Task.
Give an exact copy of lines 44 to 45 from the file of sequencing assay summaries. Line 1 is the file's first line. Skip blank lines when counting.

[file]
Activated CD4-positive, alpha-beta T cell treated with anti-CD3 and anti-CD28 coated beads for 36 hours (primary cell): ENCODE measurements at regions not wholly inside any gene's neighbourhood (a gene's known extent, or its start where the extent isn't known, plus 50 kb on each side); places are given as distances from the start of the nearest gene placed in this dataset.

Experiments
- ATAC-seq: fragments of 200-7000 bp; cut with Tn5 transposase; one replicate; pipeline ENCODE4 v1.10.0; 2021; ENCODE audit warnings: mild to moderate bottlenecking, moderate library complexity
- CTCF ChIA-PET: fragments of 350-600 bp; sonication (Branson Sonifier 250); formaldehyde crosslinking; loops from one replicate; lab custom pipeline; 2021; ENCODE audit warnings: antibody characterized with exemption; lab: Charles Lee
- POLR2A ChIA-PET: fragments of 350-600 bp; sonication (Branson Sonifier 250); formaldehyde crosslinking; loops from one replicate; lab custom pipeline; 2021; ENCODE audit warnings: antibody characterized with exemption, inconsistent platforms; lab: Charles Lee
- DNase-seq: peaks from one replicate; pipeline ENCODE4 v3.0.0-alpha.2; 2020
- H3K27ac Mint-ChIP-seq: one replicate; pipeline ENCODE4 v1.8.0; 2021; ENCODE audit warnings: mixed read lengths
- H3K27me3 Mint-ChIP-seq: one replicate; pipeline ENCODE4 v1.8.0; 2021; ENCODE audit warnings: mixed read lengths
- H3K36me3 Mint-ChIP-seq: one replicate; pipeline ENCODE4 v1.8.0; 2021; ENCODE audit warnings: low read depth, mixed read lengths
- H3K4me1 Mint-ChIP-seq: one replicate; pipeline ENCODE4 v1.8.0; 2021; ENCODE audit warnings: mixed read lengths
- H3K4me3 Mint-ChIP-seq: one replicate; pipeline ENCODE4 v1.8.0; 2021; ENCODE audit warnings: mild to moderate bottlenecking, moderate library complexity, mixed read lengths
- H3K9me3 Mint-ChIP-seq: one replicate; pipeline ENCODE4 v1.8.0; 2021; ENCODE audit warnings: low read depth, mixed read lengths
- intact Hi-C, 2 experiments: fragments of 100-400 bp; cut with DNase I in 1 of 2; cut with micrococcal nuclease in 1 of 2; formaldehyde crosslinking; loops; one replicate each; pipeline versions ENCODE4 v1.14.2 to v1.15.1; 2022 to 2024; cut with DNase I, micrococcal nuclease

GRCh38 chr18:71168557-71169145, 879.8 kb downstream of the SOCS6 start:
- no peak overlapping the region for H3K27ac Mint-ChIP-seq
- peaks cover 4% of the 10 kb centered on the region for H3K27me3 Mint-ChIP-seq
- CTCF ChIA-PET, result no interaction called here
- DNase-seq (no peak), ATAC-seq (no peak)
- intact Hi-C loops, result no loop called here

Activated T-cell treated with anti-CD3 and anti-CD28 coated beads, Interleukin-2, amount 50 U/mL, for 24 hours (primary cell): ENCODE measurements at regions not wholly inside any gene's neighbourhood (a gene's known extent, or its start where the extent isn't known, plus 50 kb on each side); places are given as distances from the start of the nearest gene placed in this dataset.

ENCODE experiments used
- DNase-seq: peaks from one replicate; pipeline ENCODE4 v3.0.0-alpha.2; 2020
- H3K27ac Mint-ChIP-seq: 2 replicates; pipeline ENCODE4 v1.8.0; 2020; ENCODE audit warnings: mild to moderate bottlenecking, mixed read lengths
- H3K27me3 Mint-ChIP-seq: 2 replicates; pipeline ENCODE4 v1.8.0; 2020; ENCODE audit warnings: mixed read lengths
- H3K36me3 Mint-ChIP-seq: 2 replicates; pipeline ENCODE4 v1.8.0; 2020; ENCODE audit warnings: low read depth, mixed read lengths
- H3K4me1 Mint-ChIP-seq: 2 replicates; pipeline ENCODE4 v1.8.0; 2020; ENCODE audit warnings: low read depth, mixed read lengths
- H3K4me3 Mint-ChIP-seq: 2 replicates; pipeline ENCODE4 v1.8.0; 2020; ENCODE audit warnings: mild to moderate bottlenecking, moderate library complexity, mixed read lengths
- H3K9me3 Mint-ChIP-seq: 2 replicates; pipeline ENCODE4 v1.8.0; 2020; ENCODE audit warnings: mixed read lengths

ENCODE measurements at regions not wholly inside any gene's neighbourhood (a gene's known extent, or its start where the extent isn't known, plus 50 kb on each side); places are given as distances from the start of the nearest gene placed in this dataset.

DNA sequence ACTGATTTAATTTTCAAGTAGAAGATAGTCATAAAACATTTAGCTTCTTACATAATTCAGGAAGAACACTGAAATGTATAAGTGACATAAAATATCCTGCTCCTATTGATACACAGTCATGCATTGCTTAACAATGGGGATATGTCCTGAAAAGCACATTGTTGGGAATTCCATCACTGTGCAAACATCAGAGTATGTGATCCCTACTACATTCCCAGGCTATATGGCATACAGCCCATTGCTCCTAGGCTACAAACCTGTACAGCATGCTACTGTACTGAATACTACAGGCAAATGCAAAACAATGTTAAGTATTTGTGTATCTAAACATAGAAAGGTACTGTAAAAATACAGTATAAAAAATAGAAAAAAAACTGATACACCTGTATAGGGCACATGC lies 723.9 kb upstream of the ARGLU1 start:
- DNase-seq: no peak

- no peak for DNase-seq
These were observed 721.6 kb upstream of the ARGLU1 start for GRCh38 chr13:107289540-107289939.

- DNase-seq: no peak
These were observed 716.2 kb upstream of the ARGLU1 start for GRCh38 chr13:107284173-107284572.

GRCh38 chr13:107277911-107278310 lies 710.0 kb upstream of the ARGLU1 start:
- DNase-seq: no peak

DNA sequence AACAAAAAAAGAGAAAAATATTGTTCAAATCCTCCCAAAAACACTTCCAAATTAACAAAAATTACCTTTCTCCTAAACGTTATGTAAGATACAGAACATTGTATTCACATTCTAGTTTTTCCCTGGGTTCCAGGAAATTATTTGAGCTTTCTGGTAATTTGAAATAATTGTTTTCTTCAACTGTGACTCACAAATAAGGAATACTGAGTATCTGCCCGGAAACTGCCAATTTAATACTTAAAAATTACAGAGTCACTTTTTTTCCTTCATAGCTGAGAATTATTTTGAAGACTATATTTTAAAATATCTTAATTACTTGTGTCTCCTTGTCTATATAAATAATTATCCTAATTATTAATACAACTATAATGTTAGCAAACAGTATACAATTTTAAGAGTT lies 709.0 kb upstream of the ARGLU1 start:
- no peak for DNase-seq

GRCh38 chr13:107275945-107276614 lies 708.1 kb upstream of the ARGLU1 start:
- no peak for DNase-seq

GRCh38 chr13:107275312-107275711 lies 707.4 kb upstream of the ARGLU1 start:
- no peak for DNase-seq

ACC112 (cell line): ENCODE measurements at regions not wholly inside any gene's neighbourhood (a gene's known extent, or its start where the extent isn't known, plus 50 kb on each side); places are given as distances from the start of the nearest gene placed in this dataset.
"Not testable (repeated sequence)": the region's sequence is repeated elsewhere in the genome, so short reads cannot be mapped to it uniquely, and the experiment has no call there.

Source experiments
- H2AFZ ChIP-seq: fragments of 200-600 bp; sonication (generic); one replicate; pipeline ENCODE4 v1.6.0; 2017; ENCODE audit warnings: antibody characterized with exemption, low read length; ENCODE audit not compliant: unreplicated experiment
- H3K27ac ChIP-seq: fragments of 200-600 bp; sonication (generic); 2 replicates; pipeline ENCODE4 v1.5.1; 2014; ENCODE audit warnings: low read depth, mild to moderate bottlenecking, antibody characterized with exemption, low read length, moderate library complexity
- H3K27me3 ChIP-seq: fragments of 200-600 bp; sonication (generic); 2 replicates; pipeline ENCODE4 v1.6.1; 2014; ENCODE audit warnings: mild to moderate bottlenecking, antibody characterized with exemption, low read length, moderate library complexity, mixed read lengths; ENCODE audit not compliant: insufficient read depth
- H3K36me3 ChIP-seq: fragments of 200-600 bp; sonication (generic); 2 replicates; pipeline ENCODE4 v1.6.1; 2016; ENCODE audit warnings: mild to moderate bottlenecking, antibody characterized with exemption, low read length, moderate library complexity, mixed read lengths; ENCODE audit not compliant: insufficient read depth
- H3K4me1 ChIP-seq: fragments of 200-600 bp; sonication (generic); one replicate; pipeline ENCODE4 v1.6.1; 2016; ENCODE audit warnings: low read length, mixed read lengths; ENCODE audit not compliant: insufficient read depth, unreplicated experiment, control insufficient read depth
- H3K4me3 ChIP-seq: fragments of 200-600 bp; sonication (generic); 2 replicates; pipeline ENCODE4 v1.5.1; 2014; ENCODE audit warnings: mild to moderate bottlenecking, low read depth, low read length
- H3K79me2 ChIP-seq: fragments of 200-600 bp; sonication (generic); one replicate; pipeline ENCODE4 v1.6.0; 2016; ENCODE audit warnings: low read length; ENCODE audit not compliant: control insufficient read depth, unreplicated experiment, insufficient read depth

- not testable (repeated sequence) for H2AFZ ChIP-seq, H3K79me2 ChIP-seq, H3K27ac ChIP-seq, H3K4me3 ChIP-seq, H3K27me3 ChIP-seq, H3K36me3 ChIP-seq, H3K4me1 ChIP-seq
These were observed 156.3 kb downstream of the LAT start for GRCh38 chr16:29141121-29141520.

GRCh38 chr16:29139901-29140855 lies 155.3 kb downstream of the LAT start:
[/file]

ACC112 (cell line): ENCODE measurements at regions not wholly inside any gene's neighbourhood (a gene's known extent, or its start where the extent isn't known, plus 50 kb on each side); places are given as distances from the start of the nearest gene placed in this dataset.
"Not testable (repeated sequence)": the region's sequence is repeated elsewhere in the genome, so short reads cannot be mapped to it uniquely, and the experiment has no call there.